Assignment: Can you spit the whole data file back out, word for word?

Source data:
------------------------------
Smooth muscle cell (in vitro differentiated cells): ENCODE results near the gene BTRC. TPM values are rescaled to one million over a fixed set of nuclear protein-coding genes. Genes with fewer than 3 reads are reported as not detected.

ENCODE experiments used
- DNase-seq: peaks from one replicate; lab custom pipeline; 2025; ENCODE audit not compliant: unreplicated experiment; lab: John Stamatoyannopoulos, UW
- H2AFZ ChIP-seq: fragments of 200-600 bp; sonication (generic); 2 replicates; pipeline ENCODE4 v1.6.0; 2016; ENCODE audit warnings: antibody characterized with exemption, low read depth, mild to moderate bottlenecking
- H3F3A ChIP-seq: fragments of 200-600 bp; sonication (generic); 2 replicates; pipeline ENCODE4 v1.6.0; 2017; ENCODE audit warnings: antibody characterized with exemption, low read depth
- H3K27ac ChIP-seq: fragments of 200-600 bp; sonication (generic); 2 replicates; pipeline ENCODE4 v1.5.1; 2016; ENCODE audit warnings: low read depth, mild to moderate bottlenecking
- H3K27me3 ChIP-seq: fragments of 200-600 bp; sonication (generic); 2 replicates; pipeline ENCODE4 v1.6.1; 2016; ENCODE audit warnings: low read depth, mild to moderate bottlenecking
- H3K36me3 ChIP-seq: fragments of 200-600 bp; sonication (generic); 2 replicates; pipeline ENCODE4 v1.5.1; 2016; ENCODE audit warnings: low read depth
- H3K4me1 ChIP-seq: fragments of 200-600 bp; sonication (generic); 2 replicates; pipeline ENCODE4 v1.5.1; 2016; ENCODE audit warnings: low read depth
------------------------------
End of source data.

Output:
Smooth muscle cell (in vitro differentiated cells): ENCODE results near the gene BTRC. TPM values are rescaled to one million over a fixed set of nuclear protein-coding genes. Genes with fewer than 3 reads are reported as not detected.

ENCODE experiments used
- DNase-seq: peaks from one replicate; lab custom pipeline; 2025; ENCODE audit not compliant: unreplicated experiment; lab: John Stamatoyannopoulos, UW
- H2AFZ ChIP-seq: fragments of 200-600 bp; sonication (generic); 2 replicates; pipeline ENCODE4 v1.6.0; 2016; ENCODE audit warnings: antibody characterized with exemption, low read depth, mild to moderate bottlenecking
- H3F3A ChIP-seq: fragments of 200-600 bp; sonication (generic); 2 replicates; pipeline ENCODE4 v1.6.0; 2017; ENCODE audit warnings: antibody characterized with exemption, low read depth
- H3K27ac ChIP-seq: fragments of 200-600 bp; sonication (generic); 2 replicates; pipeline ENCODE4 v1.5.1; 2016; ENCODE audit warnings: low read depth, mild to moderate bottlenecking
- H3K27me3 ChIP-seq: fragments of 200-600 bp; sonication (generic); 2 replicates; pipeline ENCODE4 v1.6.1; 2016; ENCODE audit warnings: low read depth, mild to moderate bottlenecking
- H3K36me3 ChIP-seq: fragments of 200-600 bp; sonication (generic); 2 replicates; pipeline ENCODE4 v1.5.1; 2016; ENCODE audit warnings: low read depth
- H3K4me1 ChIP-seq: fragments of 200-600 bp; sonication (generic); 2 replicates; pipeline ENCODE4 v1.5.1; 2016; ENCODE audit warnings: low read depth